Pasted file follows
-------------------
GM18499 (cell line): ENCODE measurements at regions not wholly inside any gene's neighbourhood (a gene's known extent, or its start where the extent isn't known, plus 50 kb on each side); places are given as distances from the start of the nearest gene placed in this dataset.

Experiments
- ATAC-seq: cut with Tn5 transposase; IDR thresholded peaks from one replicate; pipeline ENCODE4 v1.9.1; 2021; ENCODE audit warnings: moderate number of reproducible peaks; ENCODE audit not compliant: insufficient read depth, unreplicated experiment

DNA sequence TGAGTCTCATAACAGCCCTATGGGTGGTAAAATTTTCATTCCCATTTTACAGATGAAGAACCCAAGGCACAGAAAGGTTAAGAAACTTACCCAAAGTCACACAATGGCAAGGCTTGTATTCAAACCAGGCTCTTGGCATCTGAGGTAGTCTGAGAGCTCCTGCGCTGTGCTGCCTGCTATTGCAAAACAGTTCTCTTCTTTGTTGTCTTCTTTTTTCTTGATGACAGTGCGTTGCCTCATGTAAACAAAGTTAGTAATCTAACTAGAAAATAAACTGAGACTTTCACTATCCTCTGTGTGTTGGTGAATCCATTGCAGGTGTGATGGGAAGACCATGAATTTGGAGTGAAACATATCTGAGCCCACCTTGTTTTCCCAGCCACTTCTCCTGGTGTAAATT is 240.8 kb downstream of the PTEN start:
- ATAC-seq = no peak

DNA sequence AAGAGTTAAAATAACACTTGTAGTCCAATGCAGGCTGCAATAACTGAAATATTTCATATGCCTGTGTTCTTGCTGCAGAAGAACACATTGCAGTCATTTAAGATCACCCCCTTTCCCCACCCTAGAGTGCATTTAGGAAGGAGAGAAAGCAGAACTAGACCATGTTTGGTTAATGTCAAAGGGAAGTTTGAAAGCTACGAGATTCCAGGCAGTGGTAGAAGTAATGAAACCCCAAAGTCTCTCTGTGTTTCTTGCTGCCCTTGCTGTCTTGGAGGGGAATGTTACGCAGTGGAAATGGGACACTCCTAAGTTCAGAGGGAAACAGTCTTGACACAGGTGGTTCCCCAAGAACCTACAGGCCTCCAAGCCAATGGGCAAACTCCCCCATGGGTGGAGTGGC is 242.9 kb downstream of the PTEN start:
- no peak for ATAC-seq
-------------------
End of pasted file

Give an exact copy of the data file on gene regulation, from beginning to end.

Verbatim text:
GM18499 (cell line): ENCODE measurements at regions not wholly inside any gene's neighbourhood (a gene's known extent, or its start where the extent isn't known, plus 50 kb on each side); places are given as distances from the start of the nearest gene placed in this dataset.

Experiments
- ATAC-seq: cut with Tn5 transposase; IDR thresholded peaks from one replicate; pipeline ENCODE4 v1.9.1; 2021; ENCODE audit warnings: moderate number of reproducible peaks; ENCODE audit not compliant: insufficient read depth, unreplicated experiment

DNA sequence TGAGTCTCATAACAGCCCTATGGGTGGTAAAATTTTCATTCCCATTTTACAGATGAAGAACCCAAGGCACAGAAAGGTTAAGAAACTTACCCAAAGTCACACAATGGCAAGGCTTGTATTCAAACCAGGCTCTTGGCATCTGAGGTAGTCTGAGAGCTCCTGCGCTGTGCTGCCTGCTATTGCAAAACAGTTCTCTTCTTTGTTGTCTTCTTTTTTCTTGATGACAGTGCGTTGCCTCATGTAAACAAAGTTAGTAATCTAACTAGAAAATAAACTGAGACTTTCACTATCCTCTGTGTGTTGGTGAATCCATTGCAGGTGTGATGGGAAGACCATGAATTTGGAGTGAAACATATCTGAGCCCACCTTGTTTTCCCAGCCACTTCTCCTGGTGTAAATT is 240.8 kb downstream of the PTEN start:
- ATAC-seq = no peak

DNA sequence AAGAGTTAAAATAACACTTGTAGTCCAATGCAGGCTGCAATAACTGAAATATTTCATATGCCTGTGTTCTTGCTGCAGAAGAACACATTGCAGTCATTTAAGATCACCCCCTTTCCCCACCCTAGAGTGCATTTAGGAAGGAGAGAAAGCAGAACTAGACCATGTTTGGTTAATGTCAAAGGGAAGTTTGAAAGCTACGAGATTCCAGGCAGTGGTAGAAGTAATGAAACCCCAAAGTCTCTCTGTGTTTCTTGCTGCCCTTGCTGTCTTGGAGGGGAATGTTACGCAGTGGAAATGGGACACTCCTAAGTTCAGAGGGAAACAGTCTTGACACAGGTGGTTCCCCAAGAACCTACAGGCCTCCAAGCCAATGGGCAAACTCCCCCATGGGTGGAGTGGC is 242.9 kb downstream of the PTEN start:
- no peak for ATAC-seq